We don't encourage children to tell stories that are too personal. A lot of children, particularly in a place like Gaza, have experienced trauma. They've experienced lose of family members. And there is a huge feeling that they live in a massive open air prison. So, there is a lot of trauma, a lot of children suffering from a lack of confidence.
The Power of Metaphor
But what was interesting about them was how universal many themes are. I think story can be very powerful when it is used metaphorically. I want to stay clear of people bringing up very, very personal things because you need a lot of support when those things come up. It's not always the right environment, especially working online.
The other day, I was working with a class in Zataari, a group of Syrian girls and I told them the story, one of Aesop's fables - The Lion and the Mouse. Afterwards they all took it in turns to come up to the webcam and say what they got from that story. In this case, they spoke in Arabic and the teacher translated for me. My Arabic isn't good enough. But it's really interesting to see how a simple story like that can be like a framework where you can hang your life. It's more powerful when it's not in your face.
A Free Resource for Teachers from Gaza
We're about to publish a book that will be free to download as a resource for teachers. It doesn't matter where you are in the world, you'll find ways to connect.there will be things that you will identify with in these stories."
When I left Nick, in an upstairs lecture room at New York College where the Image Conference was being held, he was waiting to connect to Gaza to tell a story.
If you want to donate your time to the project or support it financially, see the links below.
Want to Help The Hands up Project? Here are 2 Things You Can Do
Find out more about storytelling and young learners with a free short course from ELTcampus!
What you can expect in your inbox:
- Visit to the classroom at storytime so we can see what storytime can look and sound like.
- See how storybooks support language aurally and visually, and establish what criteria you can use to select appropriate picture books for storytelling.
- Look at approaches and ideas for storytelling that you can use in the classroom that focus on speaking production and listening comprehension.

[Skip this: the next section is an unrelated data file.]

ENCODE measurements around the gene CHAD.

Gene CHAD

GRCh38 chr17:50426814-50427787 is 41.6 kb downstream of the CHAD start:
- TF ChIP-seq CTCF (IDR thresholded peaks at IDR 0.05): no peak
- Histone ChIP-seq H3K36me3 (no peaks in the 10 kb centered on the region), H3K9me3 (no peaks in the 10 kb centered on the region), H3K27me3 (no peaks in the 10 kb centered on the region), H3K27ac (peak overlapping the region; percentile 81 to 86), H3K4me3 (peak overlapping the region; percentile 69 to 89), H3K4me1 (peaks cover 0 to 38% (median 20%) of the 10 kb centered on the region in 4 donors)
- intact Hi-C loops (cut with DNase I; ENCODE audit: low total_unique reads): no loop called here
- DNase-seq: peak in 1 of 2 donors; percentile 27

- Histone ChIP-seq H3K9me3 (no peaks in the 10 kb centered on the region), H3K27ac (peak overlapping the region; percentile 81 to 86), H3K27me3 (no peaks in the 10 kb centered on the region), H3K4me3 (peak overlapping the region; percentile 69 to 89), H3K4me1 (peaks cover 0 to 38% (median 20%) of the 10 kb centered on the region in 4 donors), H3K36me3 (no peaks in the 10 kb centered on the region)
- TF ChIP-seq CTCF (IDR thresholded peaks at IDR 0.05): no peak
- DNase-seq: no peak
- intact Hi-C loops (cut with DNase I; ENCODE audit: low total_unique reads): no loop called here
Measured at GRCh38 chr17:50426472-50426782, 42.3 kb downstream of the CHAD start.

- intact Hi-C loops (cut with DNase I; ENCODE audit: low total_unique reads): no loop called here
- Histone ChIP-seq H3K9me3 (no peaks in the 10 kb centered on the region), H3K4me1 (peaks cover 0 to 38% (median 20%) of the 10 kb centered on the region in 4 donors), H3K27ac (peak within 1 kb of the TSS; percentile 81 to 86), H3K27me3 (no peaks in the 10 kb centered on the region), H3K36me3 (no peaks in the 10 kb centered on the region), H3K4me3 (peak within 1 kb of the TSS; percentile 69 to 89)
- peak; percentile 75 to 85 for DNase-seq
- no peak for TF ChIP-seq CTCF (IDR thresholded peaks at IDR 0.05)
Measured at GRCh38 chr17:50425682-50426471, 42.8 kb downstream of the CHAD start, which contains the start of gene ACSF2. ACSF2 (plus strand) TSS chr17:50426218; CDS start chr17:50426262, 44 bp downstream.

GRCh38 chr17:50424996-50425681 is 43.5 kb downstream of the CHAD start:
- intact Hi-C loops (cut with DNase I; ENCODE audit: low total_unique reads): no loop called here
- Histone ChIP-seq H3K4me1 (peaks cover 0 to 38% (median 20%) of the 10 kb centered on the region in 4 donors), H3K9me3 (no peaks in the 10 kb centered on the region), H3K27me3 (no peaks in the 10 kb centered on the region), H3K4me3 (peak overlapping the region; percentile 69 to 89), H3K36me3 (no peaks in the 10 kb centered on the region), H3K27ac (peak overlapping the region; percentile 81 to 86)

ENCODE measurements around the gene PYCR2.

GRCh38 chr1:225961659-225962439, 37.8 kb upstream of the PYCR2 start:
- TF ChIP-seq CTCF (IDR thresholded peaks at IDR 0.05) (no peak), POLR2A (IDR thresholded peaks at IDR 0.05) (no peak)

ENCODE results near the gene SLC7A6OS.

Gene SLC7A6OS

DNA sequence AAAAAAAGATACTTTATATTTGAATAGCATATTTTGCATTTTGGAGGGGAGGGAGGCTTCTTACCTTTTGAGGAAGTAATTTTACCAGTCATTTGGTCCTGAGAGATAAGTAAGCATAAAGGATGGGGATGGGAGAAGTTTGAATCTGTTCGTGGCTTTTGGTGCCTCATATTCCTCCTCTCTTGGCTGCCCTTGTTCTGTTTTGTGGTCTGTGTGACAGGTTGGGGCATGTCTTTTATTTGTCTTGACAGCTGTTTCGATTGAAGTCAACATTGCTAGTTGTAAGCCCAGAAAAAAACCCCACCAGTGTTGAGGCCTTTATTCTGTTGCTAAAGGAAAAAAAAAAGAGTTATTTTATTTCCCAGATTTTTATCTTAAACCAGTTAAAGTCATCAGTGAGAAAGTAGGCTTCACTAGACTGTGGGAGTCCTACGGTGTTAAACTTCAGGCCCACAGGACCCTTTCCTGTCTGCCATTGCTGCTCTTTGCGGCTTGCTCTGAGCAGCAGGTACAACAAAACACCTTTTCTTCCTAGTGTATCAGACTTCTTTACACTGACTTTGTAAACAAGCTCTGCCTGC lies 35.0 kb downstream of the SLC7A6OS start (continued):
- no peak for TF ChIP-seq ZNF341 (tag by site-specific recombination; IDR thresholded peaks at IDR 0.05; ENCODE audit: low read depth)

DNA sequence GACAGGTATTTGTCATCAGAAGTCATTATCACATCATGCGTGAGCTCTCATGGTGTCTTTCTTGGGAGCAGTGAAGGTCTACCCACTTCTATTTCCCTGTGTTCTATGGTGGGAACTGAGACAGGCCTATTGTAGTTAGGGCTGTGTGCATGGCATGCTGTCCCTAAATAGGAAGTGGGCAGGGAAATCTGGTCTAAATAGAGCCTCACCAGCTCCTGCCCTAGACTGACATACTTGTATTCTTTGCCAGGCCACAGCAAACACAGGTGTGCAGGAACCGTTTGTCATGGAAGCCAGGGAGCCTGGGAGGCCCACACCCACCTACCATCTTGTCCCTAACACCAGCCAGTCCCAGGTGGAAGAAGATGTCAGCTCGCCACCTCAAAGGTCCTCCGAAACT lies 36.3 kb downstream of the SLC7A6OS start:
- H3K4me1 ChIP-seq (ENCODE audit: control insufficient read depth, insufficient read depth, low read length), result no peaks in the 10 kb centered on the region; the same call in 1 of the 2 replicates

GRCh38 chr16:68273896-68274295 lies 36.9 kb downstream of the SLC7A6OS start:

- Discover some resources to help you with storytelling lesson planning and analyse the stages of an example lesson plan based around a short video.
- Consider the idea of online storytelling and finally,
- Plays and drama for spoken production development.
The Image Conference is an innovative and collaborative project which seeks to explore the possibilities which film, video, images and video games offer to both language teachers and language learners. This year in 2018, the conference was held in Athens. The Global Issues Special Interest Group of IATEFL org. collaborated with the conference this year, shining a light on vounteer teachers and the learning needs of immigrants in Greece. I had a chance to talk to some folk at the conference involved in volunteering. Read more...
Founding member of Pilgrims, EFL teacher, teacher trainer and editor of Humanising Language Teaching, Pilgrim's website for teachers.
Aesop for Children 1919: The Lion and the Mouse
A Lion lay asleep in the forest, his great head resting on his paws. A timid little Mouse came upon him unexpectedly, and in her fright and haste to get away, ran across the Lion's nose. Roused from his nap, the Lion laid his huge paw angrily on the tiny creature to kill her.
"Spare me!" begged the poor Mouse. "Please let me go and some day I will surely repay you."
The Lion was much amused to think that a Mouse could ever help him. But he was generous and finally let the Mouse go.
Some days later, while stalking his prey in the forest, the Lion was caught in the toils of a hunter's net. Unable to free himself, he filled the forest with his angry roaring. The Mouse knew the voice and quickly found the Lion struggling in the net. Running to one of the great ropes that bound him, she gnawed it until it parted, and soon the Lion was free.
"You laughed when I said I would repay you," said the Mouse. "Now you see that even a Mouse can help a Lion." -